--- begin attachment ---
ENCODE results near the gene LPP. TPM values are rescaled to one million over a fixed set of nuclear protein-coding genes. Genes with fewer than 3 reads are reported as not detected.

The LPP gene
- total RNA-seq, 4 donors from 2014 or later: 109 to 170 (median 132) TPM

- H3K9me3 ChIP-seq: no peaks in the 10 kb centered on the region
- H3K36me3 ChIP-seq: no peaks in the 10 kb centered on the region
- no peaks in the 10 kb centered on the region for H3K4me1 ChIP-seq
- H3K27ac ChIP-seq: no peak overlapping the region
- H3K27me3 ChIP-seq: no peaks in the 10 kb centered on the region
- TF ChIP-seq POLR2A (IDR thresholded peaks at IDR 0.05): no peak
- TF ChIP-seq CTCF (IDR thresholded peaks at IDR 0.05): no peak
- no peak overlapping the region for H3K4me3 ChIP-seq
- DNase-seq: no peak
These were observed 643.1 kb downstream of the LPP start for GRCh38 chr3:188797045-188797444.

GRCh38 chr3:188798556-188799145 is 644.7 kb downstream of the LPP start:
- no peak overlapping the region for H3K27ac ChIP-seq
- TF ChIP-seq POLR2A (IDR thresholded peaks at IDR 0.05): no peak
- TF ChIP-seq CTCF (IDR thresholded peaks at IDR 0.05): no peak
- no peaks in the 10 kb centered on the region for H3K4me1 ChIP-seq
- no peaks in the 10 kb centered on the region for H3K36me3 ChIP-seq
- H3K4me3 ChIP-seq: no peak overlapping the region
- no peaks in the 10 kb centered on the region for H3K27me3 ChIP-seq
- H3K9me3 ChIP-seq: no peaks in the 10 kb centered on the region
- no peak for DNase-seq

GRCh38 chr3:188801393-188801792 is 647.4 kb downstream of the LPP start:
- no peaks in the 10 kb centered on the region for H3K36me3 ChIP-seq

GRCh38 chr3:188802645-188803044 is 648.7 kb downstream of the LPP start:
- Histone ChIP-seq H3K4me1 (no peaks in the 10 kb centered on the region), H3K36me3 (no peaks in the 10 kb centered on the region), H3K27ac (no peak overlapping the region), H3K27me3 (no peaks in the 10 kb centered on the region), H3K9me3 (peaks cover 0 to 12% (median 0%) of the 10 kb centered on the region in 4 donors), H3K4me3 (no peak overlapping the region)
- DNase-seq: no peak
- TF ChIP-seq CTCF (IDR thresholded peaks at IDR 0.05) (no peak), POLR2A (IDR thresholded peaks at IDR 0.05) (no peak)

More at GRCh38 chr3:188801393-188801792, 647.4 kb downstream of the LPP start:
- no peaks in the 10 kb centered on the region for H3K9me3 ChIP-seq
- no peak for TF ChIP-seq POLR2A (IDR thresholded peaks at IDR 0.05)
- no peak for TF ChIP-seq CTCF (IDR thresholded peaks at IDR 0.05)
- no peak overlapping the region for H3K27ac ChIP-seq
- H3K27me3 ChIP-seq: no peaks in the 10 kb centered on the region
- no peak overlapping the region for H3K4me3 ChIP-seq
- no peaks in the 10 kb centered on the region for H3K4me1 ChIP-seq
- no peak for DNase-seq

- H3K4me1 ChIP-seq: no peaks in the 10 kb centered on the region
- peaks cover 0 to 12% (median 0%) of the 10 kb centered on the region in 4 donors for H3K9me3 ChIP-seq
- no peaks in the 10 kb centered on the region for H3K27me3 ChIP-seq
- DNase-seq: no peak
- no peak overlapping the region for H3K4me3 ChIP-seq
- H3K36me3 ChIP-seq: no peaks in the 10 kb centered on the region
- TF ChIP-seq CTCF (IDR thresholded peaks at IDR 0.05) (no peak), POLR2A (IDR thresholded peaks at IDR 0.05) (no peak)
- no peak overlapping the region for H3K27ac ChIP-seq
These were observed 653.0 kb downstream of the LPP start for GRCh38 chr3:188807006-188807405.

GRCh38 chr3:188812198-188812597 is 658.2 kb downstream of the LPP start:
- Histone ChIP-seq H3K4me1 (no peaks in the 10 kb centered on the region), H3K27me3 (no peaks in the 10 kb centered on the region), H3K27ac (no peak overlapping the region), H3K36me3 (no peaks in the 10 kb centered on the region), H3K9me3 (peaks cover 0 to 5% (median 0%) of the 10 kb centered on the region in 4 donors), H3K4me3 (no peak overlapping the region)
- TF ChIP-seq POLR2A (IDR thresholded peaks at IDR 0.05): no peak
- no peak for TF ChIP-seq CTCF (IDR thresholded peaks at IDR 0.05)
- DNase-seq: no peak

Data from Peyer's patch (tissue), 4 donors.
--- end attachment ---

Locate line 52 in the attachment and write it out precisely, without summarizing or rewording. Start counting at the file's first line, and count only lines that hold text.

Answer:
- DNase-seq: no peak